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Court Officers and Staff: Counselor to the Chief Justice

In 1946, Chief Justice Fred Vinson hired an administrative assistant, without statutory authorization for the position. His immediate successors did not continue the practice, relying instead on the clerk of the Supreme Court and on senior staff within the Administrative Office of the United States Courts (AO) (which was located in the Supreme Court building until the late 1960s).

Chief Justice Warren Burger, appointed in 1969, soon felt the need for “a high level administrative deputy or assistant,” remarking on the heavy burden of his nonjudicial administrative work. In 1971, the Judicial Conference of the United States (JCUS) asked Congress to authorize and fund such a position. As the head of the judicial branch, the JCUS pointed out, the Chief Justice had many administrative duties, including communicating with the chief judges of each judicial circuit and district, chairing the board of the Federal Judicial Center, and presiding over the JCUS, the last of which required frequent contact with JCUS committees as well as the AO. In addition to the aforementioned intrabranch duties, the Chief served as chair of the board for the National Gallery of Art and chancellor of the Smithsonian Institution.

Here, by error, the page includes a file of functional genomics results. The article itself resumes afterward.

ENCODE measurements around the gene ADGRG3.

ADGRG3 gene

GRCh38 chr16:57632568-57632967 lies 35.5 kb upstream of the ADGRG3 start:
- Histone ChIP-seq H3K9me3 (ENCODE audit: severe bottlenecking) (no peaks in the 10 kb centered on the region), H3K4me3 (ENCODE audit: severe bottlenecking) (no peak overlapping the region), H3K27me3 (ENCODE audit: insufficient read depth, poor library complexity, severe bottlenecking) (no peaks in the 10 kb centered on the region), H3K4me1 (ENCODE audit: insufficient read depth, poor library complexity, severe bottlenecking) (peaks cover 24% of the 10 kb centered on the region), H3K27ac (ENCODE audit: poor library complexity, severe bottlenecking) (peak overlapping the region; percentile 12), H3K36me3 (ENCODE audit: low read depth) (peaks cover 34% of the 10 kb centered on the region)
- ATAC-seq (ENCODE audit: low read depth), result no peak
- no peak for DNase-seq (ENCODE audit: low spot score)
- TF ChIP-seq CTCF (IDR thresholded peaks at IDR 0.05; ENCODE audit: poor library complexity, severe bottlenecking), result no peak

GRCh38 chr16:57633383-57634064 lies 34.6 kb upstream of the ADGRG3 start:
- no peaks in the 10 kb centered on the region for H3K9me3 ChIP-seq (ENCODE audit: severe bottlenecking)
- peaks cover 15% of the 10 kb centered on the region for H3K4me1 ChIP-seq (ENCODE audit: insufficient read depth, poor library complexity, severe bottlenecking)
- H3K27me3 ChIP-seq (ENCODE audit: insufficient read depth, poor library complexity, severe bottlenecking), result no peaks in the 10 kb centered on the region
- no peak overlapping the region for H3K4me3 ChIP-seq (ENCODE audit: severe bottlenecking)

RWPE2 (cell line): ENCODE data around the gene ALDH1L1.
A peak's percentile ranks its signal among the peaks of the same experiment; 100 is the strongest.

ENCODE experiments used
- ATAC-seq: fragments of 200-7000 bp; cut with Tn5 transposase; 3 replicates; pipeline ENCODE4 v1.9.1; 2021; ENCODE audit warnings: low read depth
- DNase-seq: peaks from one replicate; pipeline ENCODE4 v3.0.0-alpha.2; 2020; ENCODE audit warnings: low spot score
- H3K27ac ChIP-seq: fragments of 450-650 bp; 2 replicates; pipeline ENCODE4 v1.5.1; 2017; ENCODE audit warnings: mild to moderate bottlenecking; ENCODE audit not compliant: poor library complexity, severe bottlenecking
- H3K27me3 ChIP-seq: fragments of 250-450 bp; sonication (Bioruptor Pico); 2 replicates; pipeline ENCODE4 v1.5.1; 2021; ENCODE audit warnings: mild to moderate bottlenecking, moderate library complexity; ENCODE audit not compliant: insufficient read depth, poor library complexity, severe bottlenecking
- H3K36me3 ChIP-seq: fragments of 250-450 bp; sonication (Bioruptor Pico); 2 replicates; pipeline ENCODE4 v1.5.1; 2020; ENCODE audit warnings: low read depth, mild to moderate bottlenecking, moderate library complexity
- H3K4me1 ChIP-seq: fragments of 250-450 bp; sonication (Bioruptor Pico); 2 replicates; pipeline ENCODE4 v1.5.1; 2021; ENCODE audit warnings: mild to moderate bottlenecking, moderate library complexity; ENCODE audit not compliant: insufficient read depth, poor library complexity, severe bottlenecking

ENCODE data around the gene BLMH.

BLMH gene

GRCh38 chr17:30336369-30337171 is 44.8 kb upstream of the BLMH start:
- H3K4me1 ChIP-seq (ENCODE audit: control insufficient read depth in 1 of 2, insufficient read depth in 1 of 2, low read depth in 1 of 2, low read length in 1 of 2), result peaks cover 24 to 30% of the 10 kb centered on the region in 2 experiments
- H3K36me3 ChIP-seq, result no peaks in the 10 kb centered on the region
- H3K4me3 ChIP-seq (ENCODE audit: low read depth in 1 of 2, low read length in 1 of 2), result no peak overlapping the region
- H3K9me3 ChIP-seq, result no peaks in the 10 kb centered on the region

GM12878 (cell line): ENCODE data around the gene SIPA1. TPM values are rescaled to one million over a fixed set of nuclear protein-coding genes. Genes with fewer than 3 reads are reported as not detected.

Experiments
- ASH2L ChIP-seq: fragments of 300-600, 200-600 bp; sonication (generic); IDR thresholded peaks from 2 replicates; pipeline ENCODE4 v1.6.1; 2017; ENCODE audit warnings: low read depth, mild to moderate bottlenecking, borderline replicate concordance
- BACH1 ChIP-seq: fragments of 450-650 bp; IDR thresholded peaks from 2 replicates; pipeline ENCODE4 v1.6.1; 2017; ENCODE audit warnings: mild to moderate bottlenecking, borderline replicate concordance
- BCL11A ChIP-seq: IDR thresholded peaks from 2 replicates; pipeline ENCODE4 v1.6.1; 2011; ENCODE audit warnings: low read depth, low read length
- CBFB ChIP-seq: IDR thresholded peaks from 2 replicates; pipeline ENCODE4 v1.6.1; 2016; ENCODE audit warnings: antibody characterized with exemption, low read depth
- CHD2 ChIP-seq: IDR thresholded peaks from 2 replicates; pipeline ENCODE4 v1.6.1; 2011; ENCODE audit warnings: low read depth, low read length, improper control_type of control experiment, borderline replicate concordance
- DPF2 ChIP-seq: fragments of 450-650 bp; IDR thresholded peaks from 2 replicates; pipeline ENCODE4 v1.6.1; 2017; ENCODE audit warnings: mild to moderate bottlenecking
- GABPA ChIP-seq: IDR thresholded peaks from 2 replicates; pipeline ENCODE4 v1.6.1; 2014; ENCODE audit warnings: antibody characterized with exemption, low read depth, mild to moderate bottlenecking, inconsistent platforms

In 1972, Congress passed a statute (86 Stat. 46) providng for an Administrative Assistant to the Chief Justice. Congress changed the title of the position to Counselor in 2008. In contrast to the Court's clerk, marshal, reporter, and librarian—each of whom is appointed by, subject to removal by, and has their compensation fixed by the Court as a whole—the Chief Justice appoints, may remove, and fixes the salary of the Counselor. While Congress assigned specific duties to the other positions, it provided that the Counselor would perform duties assigned by the Chief Justice. 

In addition to assisting the Chief Justice with the statutory responsibilities attendant upon the head of the judicial branch, the Counselor serves as the Chief Justice's chief of staff and aids the Chief in the overall management of the Court, provides research in support of the Chief's public addresses and statements, and monitors developments in the field of judicial administration and court reform. The Counselor also acts as a liaison to the executive and legislative branches and represents the Chief Justice in relations with judicial organizations, foreign courts, and visiting dignitaries.